Comparison of Dexmedetomidine and Dexamethasone as Adjuvants to Ultra-Sound Guided Interscalene Block in Arthroscopic Shoulder Surgery: A Double-Blinded Randomized Placebo-Controlled Study

AUTHORS

Roman Margulis ORCID 1 , Jacquelyn Francis 1 , Bryan Tischenkel 1 , Adam Bromberg 1 , Domenic Pedulla 2 , Karina Grtisenko 2 , Elyse M. Cornett ORCID 3 , * , Alan D. Kaye ORCID 3 , Farnad Imani ORCID 4 , Farsad Imani ORCID 5 , ** , Naum Shaparin ORCID 1 , Amaresh Vydyanathan 1

1 Department of Anesthesiology, Montefiore Medical Center, Bronx, NY, USA

2 Albert Einstein College of Medicine, Bronx, NY, USA

3 Louisiana State University Health Shreveport, Department of Anesthesiology, Shreveport, LA, USA

4 Pain Research Center, Department of Anesthesiology and Pain Medicine, Iran University of Medical Sciences, Tehran, Iran

5 Department of Anesthesiology, Tehran University of Medical Sciences, Tehran, Iran

Corresponding Authors:

How to Cite: Margulis R, Francis J, Tischenkel B, Bromberg A, Pedulla D, et al. Comparison of Dexmedetomidine and Dexamethasone as Adjuvants to Ultra-Sound Guided Interscalene Block in Arthroscopic Shoulder Surgery: A Double-Blinded Randomized Placebo-Controlled Study. Anesth Pain Med. 2021;11(3):e117020. doi: 10.5812/aapm.117020.

ARTICLE INFORMATION

Anesthesiology and Pain Medicine: 11 (3); e117020
Published Online: July 4, 2021
Article Type: Research Article
Received: June 13, 2021
Revised: June 22, 2021
Accepted: June 22, 2021
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Abstract

Background: Interscalene block is one of the popular methods for decreasing pain and analgesic consumption after shoulder arthroscopic surgeries.

Objectives: The objective is to compare the analgesic duration of effects of dexmedetomidine and dexamethasone as adjuvants to 0.5% ropivacaine in ultrasound-guided interscalene blocks for arthroscopic shoulder surgery in an ambulatory setting.

Methods: In this randomized controlled trial, 117 adult patients candidate for ambulatory arthroscopic shoulder surgery under general anesthesia were divided into three groups to perform an ultra-sound guided interscalene block before the surgery. The ropivacaine (control) group received ropivacaine 0.5% 20 mL, group Dexamethasone received ropivacaine 0.5% 20 mL plus 4mg dexamethasone, and group dexmedetomidine received ropivacaine 0.5% 20 mL plus 75 mcg of dexmedetomidine. Time to return of sensory function, of motor function, of first pain sensation, amount of opioid medication consumed at 24 hours and 48 hours post-operatively were measured.

Results: The 24-hour median (25th- 75th percentile) opioid consumption in morphine equivalents was similar between groups 22.5 mg (10 - 30), 15 mg (0 - 30), and 15 mg (0 - 20.6) in the ropivacaine, dexmedetomidine, and dexamethasone groups, respectively (P = 0.130). The median (25th- 75th percentile) 48 hours post-operatively, the median opioid consumption in morphine equivalents was 40 mg (25 - 67.5) in the ropivacaine group, 30 mg (22 - 50.6) in the dexamethasone group, and 52.5 mg (30 - 75) in the dexmedetomidine group (P = 0.278). The median 24-hour pain scores were 6 (5 - 8) in the ropivacaine control group, 7 (5.5 - 8) in the dexamethasone group, and 7 (4 - 9) in the dexmedetomidine group (P = 0.573).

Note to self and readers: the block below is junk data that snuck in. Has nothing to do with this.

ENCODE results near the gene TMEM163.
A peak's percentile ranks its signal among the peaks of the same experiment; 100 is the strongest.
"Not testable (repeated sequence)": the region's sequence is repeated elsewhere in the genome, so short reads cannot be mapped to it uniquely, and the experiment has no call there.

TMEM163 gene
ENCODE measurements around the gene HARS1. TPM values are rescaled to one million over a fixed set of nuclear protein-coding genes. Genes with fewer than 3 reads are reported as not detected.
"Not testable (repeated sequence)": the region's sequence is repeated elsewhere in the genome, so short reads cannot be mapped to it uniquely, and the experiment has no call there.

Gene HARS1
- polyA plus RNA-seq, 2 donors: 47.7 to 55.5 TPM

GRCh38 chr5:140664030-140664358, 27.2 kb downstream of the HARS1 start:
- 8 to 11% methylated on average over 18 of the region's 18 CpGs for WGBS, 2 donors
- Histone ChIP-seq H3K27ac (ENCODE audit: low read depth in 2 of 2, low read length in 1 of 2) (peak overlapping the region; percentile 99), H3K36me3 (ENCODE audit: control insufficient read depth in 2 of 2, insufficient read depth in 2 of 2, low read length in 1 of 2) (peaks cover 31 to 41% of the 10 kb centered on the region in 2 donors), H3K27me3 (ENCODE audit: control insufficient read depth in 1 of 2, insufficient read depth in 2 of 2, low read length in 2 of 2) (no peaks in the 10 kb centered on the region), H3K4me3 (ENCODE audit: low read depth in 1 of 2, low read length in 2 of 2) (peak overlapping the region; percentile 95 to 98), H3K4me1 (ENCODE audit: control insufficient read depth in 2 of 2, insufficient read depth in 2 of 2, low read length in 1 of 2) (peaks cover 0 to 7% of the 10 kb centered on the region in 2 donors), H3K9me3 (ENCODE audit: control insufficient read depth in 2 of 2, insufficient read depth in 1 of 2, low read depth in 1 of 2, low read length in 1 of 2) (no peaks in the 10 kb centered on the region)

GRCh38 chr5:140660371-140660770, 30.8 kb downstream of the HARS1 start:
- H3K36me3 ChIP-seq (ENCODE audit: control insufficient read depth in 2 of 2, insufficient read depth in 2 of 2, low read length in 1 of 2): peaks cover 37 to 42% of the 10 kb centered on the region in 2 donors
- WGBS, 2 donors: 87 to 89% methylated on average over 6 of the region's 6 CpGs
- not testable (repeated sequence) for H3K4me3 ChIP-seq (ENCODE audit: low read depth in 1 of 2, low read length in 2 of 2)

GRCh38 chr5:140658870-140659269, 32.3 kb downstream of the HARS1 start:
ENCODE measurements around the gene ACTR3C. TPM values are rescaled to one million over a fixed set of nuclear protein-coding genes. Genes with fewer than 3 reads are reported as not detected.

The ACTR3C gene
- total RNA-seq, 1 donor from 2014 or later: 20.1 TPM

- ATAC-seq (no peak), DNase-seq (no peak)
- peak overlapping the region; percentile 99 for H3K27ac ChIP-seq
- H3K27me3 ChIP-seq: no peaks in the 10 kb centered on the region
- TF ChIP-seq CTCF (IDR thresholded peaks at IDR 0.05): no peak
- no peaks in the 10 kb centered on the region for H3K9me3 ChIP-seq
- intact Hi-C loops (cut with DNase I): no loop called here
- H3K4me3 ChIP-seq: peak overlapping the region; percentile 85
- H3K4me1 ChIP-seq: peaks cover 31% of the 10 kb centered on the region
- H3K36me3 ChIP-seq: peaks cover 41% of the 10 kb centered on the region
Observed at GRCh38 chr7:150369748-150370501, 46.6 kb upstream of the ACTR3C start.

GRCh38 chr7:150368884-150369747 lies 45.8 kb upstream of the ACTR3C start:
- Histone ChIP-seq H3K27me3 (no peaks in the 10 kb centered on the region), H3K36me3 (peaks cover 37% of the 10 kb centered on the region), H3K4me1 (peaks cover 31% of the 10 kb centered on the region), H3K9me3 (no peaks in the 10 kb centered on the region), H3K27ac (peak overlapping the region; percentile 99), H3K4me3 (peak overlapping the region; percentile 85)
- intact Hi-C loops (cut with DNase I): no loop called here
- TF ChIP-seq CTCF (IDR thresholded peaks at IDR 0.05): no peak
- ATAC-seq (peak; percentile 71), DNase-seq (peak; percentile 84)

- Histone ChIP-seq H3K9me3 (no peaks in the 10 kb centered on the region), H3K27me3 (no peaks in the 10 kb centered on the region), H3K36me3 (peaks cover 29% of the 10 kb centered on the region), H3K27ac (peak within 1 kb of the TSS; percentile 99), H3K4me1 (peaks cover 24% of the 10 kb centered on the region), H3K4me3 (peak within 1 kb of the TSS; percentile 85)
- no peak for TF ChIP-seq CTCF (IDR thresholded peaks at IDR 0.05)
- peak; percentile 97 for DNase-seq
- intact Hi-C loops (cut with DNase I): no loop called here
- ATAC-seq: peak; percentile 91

Conclusions: There was no statistical difference in opioid consumption at 24 and 48 hours post-operatively when comparing dexmedetomidine, dexamethasone, and no adjuvant. However, intraoperative opioid use was significantly lower with dexmedetomidine compared to dexamethasone and plain 0.5% ropivacaine. The safe side effect profile of dexmedetomidine makes it a reasonable alternative as an adjuvant for peripheral nerve blockade when dexamethasone use may be contraindicated.

1. Background

With the rapidly growing number of surgeries being performed in an ambulatory setting, regional blockade is increasingly used as a modality for controlling pain while reducing common side effects of opioid-centered analgesia (1-4). The addition of adjuvants to local anesthetics for nerve block prolongation is a common practice in regional anesthesia (5-7). Many efforts have studied adjuvants that increase the duration of analgesia while simultaneously maintaining a safe side effect profile (8-10). The most commonly employed agents are perineural dexamethasone and dexmedetomidine (11-13). Our study evaluates whether perineural adjuvants can increase the duration of analgesia that is both clinically safe and effective.

2. Objectives

The objective is to compare the analgesic duration of effects of dexmedetomidine and dexamethasone as adjuvants to 0.5% ropivacaine in ultrasound-guided interscalene blocks for arthroscopic shoulder surgery in an ambulatory setting.

3. Methods

The Institutional Review Board (IRB) approved this study. Patients undergoing ambulatory arthroscopic shoulder surgery at our outpatient surgery center provided written consent to be included in this double-blinded randomized placebo-controlled study. Inclusion criteria included ASA physical score I-III patients between the ages of 18 - 60 years old scheduled for outpatient arthroscopic shoulder surgery. Patients excluded from the study include patients with pre-existing pain disorder on chronic opioid medications, patients with an anatomical abnormality of the upper extremity, patients with known allergy or hypersensitivity to ropivacaine or other amide local anesthetics, patients with coagulopathy disorders, uncontrolled diabetes mellitus, and those with known allergy to dexamethasone or dexmedetomidine. Recruitment of patients occurred between March 2016 and August 2018.